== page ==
Even though the books I write are for grown-ups (who “don’t believe in anything,” according to N, and don’t see the magic of illustrations), the books I read with N feed me and my work. Articulating those thoughts on this blog over the last while has got me wondering how other writers feel about children’s literature — what books meant to them as children, how stories stayed with them over the years, or what it’s been like for them as parents reading to their own kids. So now and again, interspersed with my own ramblings, I’ll post the words of other writers sharing their own ideas about the power of children’s literature. First up is the self-proclaimed noisy writer Michelle Berry, who writes:

It was mostly my father who read to me as a child. To me and my brother. We would sit on the couch after dinner, each of us flanking my father, leaning our heads on his shoulders, and he would read. He would shout when the character shouted, he would cry when the character cried, he would supply all necessary sound effects—hiss, boom, eergh!—he would play with the rhythm and beat of the words. Mostly, he would make it fun and fascinating—almost better than watching TV. My mom would be listening from the kitchen, washing dishes or reading the newspaper. We often heard her laugh. I would have the cat on my lap. My brother would bite his fingernails throughout and place the little half-moon nails on his lap in a pile to collect them later and throw them away.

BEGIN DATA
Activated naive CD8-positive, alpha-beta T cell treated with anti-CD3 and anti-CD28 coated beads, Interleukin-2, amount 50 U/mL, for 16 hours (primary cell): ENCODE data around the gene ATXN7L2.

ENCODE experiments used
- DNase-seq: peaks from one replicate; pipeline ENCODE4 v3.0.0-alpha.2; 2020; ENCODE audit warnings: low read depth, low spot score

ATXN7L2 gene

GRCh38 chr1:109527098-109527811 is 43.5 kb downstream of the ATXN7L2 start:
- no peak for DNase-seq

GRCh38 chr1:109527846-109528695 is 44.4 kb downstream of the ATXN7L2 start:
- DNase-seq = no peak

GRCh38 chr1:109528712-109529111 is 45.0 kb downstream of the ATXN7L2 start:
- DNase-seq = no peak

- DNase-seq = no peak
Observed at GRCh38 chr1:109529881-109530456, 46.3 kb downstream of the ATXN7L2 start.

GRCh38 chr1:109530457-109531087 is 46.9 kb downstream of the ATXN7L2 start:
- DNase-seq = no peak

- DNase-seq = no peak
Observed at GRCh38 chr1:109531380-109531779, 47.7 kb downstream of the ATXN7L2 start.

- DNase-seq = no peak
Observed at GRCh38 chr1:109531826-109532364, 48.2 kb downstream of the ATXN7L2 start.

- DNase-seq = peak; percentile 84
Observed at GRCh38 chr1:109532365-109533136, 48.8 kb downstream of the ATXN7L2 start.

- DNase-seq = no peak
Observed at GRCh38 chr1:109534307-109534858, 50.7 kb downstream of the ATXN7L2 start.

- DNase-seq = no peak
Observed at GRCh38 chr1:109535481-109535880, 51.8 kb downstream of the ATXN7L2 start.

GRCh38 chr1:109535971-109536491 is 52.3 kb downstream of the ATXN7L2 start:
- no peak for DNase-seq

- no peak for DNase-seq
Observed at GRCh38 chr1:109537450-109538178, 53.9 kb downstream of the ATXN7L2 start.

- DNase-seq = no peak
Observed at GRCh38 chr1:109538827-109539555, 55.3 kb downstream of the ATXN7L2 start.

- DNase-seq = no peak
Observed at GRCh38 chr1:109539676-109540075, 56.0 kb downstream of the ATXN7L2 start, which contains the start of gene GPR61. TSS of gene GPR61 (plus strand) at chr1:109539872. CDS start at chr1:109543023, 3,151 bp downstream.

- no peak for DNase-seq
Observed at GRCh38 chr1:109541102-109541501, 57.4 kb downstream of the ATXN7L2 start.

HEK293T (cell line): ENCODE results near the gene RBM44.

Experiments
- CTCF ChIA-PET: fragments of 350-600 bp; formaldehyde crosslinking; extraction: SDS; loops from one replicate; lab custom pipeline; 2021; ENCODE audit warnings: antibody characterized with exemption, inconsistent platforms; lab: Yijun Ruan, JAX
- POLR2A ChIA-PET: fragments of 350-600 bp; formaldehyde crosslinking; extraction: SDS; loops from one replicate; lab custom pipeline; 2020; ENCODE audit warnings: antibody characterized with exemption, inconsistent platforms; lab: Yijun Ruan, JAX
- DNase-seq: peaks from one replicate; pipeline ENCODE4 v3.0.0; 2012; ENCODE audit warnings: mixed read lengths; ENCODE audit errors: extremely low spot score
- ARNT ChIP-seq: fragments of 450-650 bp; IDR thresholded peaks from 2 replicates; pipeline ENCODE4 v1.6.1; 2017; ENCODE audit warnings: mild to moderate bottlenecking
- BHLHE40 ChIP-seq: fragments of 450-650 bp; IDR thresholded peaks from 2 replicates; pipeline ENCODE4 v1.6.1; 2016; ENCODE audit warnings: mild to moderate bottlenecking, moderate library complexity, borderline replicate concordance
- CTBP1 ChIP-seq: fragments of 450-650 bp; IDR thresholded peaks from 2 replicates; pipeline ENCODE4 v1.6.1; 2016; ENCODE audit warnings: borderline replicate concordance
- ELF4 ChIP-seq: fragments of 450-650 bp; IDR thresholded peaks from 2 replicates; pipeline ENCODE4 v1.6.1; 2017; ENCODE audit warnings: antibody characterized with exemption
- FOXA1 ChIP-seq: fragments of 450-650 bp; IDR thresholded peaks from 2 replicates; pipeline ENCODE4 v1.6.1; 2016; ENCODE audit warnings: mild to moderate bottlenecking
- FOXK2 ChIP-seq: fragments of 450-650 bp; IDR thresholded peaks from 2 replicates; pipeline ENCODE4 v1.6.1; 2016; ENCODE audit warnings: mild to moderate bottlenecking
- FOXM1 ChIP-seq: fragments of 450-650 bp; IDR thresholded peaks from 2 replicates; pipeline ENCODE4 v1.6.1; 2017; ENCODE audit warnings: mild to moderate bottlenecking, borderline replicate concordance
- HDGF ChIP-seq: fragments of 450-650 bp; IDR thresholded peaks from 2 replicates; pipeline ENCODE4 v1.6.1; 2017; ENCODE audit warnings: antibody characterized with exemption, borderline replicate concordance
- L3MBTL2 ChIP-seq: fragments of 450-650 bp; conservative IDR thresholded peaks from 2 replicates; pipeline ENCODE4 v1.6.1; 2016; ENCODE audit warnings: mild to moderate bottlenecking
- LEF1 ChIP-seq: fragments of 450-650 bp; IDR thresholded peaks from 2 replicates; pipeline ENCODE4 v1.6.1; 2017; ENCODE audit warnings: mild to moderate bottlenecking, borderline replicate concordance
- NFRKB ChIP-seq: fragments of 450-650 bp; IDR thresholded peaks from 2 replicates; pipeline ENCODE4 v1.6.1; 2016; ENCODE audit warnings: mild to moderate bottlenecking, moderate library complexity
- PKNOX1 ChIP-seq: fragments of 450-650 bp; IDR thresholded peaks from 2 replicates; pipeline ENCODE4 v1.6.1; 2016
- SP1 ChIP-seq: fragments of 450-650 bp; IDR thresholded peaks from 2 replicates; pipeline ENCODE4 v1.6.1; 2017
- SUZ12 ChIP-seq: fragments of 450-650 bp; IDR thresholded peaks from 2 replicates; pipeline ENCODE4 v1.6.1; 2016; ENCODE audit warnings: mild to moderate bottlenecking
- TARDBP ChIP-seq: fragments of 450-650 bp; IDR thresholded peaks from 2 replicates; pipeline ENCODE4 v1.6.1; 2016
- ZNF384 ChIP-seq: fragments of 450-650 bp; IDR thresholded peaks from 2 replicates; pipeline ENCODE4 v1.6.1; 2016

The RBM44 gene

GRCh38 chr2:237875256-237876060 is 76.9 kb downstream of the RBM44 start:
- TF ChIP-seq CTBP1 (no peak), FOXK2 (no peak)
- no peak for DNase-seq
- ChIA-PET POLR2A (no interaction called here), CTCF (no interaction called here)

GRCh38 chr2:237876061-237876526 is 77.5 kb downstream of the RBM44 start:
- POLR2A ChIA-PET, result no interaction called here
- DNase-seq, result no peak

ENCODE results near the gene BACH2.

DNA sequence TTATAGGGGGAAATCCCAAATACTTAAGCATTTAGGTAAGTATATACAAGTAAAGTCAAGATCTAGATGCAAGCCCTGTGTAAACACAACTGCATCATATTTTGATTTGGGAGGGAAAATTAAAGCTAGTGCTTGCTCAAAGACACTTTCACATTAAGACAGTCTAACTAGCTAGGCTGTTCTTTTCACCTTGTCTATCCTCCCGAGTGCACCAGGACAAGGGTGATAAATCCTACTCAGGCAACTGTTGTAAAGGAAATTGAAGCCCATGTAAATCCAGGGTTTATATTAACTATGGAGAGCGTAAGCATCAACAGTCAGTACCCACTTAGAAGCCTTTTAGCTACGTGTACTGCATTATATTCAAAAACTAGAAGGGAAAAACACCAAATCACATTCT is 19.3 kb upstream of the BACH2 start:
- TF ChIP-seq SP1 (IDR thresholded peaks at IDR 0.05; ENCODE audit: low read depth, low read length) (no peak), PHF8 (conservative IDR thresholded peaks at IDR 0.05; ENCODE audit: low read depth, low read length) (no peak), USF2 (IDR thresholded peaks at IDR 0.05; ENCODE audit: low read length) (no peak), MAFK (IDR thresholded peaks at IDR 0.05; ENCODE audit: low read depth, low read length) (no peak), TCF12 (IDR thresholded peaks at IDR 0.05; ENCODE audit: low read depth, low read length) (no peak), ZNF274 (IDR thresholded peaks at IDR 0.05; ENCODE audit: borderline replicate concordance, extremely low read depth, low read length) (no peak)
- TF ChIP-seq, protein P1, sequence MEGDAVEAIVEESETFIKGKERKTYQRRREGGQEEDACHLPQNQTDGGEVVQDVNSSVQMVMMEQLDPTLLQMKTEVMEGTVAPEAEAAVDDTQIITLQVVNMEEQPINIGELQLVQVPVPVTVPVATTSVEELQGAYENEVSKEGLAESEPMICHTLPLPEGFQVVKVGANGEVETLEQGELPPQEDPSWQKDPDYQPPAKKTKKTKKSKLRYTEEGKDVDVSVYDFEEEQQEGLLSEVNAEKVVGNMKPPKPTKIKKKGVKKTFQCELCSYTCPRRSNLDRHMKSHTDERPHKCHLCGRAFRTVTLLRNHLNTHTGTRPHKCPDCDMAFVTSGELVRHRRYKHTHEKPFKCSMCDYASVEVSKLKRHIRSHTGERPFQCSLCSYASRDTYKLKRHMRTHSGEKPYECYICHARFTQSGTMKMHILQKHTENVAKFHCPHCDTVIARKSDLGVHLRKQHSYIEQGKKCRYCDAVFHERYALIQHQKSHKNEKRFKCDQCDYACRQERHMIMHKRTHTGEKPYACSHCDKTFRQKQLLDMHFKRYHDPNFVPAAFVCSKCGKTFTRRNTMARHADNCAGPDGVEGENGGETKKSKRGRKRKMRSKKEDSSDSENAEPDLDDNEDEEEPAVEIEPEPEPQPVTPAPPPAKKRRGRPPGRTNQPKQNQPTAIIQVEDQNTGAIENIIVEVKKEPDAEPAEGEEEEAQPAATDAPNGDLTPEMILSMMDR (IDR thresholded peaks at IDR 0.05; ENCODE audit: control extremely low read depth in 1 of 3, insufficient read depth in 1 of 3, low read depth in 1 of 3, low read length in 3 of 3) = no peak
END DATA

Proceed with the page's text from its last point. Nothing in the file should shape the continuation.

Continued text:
We went through almost all of Dickens, we read The Hobbit and the first book of The Lord of The Rings. We read Huckleberry Finn and Tom Sawyer and other Mark Twain books. Watership Down, Alice in Wonderland. The key was to find books that would appeal to both of us—my brother is two years older than me. There were books I didn’t understand but loved the sound of, like Paradise Lost. Or plays like Hamlet.

Then one day—I won’t even tell you how old we were—my brother and I looked at each other. We cleared our throats and said, “Dad, we’re getting a little too old to be read to.” Heartbreaking, I think, for my father. And sad for us. But we all knew we’d had a great run. We’d had that time together. We’d learned a lot without even realizing we were learning.

It wasn’t until I started to write seriously that I realized what my father had done. He had given voice to words. He had made me read and write in a way that was completely different from most people I know. I hear the words. I hear the sounds. I hear the rhythm. Reading (and writing) is a noisy thing for me. And this is why certain books stood out as my favourites: